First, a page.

Environmental Design from the
Univesity of Colorado in 1981 and
worked as a lobbyist with the
Michigan Environmental Council
initl 1992, when he started his
wn consulting firm.
One of the other big council is-
ues is the direction the city
hould take with public housing. t
tead said he thinks policy should
oncentrate on resources the city
already has, rather than construct-
ng new sites.
"The city has to be prepared,
we have to have a plan to get into
existing structures," he said. "I
hink it's going to be hard to build
naires - to bars in Ann Arbor and
Nighswander said the question-
naires do not need to be handed in.
They serve as "thinking tools" for "'
people at risk for AIDS, she said.
"We target bars because we feel
that's a place for potential risk be-
havior to occur. We'd like to try to
impact that in any way we can,"
Janet Zielasko, director of the:"
Health Promotions Department at
University Health Services (UHS), ;
said UHS is planning a peer educa-
tion program for the residence halls. :
Next week, during dinner, stu-s-2
dents may view Salt-n-Pepa's video ;
"Let's Talk About Sex" and receive
a safe-sex packet equipped with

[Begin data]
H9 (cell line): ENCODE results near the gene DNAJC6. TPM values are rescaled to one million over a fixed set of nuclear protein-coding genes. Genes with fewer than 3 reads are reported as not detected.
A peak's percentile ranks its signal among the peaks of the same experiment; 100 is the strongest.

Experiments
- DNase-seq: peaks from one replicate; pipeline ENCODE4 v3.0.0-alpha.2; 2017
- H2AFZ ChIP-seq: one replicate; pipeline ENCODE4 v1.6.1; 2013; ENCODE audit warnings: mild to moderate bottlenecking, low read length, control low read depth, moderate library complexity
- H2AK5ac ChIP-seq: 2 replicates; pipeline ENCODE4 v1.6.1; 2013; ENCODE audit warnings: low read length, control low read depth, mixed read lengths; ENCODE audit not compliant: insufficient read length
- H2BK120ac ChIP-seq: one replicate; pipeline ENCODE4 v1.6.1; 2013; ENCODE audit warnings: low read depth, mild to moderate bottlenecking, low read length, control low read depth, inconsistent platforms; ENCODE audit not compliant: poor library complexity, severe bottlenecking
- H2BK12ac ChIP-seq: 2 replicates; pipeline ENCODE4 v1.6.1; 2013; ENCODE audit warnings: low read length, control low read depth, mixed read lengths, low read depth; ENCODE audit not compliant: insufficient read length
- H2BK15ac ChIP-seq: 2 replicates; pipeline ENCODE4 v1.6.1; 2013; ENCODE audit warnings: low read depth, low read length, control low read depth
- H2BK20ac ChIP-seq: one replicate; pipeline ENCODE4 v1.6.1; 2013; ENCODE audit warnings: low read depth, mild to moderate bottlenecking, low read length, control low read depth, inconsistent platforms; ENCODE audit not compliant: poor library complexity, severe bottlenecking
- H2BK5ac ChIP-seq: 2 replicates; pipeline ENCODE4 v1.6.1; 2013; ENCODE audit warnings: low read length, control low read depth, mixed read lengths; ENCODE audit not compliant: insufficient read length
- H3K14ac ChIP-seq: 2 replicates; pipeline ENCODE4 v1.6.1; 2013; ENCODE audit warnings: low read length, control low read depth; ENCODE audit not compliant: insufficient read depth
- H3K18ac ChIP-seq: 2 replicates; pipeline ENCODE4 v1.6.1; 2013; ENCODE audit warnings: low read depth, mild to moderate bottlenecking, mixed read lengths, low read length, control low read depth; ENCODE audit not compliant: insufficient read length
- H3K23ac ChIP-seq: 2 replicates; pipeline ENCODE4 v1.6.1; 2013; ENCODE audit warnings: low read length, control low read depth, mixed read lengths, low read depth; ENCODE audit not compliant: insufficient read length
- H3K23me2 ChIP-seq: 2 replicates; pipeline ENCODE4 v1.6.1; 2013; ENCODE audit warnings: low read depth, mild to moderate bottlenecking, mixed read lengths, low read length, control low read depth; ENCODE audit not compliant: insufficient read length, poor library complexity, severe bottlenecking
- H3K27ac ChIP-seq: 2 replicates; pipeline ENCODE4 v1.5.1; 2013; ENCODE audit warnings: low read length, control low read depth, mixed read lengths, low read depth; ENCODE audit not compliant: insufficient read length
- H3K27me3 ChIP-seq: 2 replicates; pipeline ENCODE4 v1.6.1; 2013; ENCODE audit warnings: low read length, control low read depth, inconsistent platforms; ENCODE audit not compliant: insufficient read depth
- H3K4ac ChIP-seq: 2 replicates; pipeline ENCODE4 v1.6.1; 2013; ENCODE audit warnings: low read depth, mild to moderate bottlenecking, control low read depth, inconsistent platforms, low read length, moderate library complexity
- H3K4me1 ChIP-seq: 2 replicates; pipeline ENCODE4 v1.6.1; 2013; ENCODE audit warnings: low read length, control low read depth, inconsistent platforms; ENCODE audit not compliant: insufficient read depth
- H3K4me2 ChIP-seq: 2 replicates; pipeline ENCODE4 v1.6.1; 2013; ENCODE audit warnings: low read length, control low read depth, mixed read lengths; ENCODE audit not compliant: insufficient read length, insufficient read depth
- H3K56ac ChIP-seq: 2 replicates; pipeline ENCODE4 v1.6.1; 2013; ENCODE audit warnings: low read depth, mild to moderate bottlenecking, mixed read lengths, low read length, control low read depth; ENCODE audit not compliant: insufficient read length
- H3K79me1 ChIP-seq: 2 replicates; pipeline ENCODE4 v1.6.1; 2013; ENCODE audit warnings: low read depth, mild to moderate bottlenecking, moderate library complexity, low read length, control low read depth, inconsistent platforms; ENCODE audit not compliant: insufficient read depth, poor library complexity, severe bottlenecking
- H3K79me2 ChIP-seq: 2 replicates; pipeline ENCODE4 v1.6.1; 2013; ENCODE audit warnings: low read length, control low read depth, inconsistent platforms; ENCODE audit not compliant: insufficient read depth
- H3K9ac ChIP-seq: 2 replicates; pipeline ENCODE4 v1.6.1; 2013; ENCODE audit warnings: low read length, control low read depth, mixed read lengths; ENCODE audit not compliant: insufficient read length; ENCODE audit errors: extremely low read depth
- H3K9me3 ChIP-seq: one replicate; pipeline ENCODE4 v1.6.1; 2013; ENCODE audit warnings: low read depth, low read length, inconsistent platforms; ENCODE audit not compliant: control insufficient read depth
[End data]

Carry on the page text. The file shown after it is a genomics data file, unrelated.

candy and a scarlet condom Zielasko
Ingram said students in residence.'
halls were much more receptive to
condom distribution than students at
bars last year.e
Next week, campus bars and res-
idence halls may be plastered with
prophylactics as part of the National
Condom Week celebration begin-
ning on Valentine's Day and ending
"We picked between Valentine's
Day and Spring Break because it's
kind of a vulnerable time for peo-
ple," said Janet Ingram, a senior in
the School of Nursing who helped
coordinate Condom Week activities
for residence halls.
Vicki Nighswander, from the
Washtenaw County Public Health
Division, said the Human Services
Department plans to increase aware-
ness of sexually transmitted diseases
including AIDS at the University
and at Eastern Michigan University
through National Condom Week.
The department enacted a pro-
gram to send representatives -
armed with condoms and question-
A member of the equestrian team brushes a horse.
Q Caribban People Association,
meeting, Mosher-Jordan, Nikki
Biovanni Lounge, 6p.m.
Q Chamber Choir, Wind Ensemble
and Percussion Ensemble, con-
cert, Hill Auditorium, 8p.m.
Q Drum Circle, Guild House Campus
Q Federal Government Job Search,